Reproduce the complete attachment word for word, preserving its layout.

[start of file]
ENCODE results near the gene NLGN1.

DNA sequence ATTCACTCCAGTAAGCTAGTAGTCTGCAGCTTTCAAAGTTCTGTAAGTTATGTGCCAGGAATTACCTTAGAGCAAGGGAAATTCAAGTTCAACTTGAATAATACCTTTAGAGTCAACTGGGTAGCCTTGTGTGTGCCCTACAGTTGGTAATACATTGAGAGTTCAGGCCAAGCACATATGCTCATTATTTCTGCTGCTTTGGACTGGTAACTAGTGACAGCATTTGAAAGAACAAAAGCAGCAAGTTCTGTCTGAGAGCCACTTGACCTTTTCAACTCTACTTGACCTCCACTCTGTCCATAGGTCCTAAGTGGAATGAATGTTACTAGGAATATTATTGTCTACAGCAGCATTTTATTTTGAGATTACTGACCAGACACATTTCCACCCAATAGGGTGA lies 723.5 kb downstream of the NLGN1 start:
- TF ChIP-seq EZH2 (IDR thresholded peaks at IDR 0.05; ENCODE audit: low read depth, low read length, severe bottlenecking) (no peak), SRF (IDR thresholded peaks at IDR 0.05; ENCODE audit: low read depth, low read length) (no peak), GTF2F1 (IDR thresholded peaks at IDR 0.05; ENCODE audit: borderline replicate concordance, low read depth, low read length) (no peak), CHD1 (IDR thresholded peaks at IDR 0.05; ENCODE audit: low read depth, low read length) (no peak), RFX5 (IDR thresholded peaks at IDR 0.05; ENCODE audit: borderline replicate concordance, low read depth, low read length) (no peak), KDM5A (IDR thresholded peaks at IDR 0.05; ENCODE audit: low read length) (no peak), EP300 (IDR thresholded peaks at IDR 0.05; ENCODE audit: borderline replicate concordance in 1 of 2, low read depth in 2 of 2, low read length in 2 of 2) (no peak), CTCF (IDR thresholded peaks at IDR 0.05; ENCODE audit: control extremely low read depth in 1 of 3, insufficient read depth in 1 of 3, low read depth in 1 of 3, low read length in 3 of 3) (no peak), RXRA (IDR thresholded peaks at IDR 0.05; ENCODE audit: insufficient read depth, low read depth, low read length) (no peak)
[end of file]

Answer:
ENCODE results near the gene NLGN1.

DNA sequence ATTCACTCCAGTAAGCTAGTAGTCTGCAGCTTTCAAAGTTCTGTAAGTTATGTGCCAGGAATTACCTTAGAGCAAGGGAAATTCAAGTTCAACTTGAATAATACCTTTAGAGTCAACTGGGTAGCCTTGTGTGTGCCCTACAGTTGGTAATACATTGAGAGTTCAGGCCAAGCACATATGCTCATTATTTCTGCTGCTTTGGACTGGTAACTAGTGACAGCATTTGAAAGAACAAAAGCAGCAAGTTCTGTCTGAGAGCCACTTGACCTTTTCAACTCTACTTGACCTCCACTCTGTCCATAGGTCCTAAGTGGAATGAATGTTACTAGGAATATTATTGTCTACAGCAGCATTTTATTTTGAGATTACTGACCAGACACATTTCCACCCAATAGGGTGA lies 723.5 kb downstream of the NLGN1 start:
- TF ChIP-seq EZH2 (IDR thresholded peaks at IDR 0.05; ENCODE audit: low read depth, low read length, severe bottlenecking) (no peak), SRF (IDR thresholded peaks at IDR 0.05; ENCODE audit: low read depth, low read length) (no peak), GTF2F1 (IDR thresholded peaks at IDR 0.05; ENCODE audit: borderline replicate concordance, low read depth, low read length) (no peak), CHD1 (IDR thresholded peaks at IDR 0.05; ENCODE audit: low read depth, low read length) (no peak), RFX5 (IDR thresholded peaks at IDR 0.05; ENCODE audit: borderline replicate concordance, low read depth, low read length) (no peak), KDM5A (IDR thresholded peaks at IDR 0.05; ENCODE audit: low read length) (no peak), EP300 (IDR thresholded peaks at IDR 0.05; ENCODE audit: borderline replicate concordance in 1 of 2, low read depth in 2 of 2, low read length in 2 of 2) (no peak), CTCF (IDR thresholded peaks at IDR 0.05; ENCODE audit: control extremely low read depth in 1 of 3, insufficient read depth in 1 of 3, low read depth in 1 of 3, low read length in 3 of 3) (no peak), RXRA (IDR thresholded peaks at IDR 0.05; ENCODE audit: insufficient read depth, low read depth, low read length) (no peak)